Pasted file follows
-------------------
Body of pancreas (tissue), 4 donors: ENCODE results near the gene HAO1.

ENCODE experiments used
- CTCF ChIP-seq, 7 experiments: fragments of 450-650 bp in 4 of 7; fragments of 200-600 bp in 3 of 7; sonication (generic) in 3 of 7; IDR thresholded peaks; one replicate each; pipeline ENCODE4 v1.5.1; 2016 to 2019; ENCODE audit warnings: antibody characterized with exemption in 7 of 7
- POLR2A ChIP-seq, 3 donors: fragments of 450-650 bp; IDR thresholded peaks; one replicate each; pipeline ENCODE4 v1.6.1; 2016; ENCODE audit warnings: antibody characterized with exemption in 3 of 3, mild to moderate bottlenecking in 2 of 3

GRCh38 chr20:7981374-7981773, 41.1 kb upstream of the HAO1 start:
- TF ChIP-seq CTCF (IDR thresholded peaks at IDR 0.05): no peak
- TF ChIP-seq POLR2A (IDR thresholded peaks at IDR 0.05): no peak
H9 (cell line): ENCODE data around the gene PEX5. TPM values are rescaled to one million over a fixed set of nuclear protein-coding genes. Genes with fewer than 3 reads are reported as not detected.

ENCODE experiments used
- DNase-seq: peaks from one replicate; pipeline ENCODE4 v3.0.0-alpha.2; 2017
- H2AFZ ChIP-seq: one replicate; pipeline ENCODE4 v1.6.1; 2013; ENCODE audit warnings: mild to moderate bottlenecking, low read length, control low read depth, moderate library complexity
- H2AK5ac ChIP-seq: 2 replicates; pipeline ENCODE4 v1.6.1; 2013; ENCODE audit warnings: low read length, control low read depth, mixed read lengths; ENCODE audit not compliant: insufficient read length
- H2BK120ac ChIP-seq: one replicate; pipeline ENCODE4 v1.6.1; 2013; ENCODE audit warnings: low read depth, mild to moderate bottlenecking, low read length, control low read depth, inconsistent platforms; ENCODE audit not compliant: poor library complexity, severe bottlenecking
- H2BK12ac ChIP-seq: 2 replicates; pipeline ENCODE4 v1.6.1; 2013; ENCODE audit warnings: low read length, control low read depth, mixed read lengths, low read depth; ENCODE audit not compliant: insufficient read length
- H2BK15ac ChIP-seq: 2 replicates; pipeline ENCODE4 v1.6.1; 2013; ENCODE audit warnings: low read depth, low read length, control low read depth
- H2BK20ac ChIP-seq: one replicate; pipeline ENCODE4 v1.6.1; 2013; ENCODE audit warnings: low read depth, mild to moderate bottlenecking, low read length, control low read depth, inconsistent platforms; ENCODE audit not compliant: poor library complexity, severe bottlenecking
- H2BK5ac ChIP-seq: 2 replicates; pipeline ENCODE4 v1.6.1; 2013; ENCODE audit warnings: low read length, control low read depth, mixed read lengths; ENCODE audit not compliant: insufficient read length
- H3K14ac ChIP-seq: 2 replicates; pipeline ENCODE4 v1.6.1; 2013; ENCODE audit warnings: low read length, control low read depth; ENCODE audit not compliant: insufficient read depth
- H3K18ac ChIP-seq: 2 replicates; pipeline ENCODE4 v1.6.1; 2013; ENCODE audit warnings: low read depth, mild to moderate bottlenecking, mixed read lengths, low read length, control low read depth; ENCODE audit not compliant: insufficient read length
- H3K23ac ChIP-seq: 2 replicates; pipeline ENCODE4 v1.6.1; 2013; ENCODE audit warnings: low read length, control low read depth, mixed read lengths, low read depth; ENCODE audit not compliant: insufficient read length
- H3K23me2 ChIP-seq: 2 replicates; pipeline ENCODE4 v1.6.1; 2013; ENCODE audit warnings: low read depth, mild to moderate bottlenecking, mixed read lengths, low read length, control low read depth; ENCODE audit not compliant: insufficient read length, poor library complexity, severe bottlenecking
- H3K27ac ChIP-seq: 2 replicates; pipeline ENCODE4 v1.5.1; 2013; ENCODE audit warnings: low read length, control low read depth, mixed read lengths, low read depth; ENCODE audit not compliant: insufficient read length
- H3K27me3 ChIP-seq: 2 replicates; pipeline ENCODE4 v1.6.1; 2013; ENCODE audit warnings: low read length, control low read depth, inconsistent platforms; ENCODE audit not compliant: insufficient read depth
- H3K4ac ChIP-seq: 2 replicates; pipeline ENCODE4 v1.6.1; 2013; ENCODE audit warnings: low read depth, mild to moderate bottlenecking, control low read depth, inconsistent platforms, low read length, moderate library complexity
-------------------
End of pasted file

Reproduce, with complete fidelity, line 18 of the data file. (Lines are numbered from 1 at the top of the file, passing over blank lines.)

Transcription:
- H3K14ac ChIP-seq: 2 replicates; pipeline ENCODE4 v1.6.1; 2013; ENCODE audit warnings: low read length, control low read depth; ENCODE audit not compliant: insufficient read depth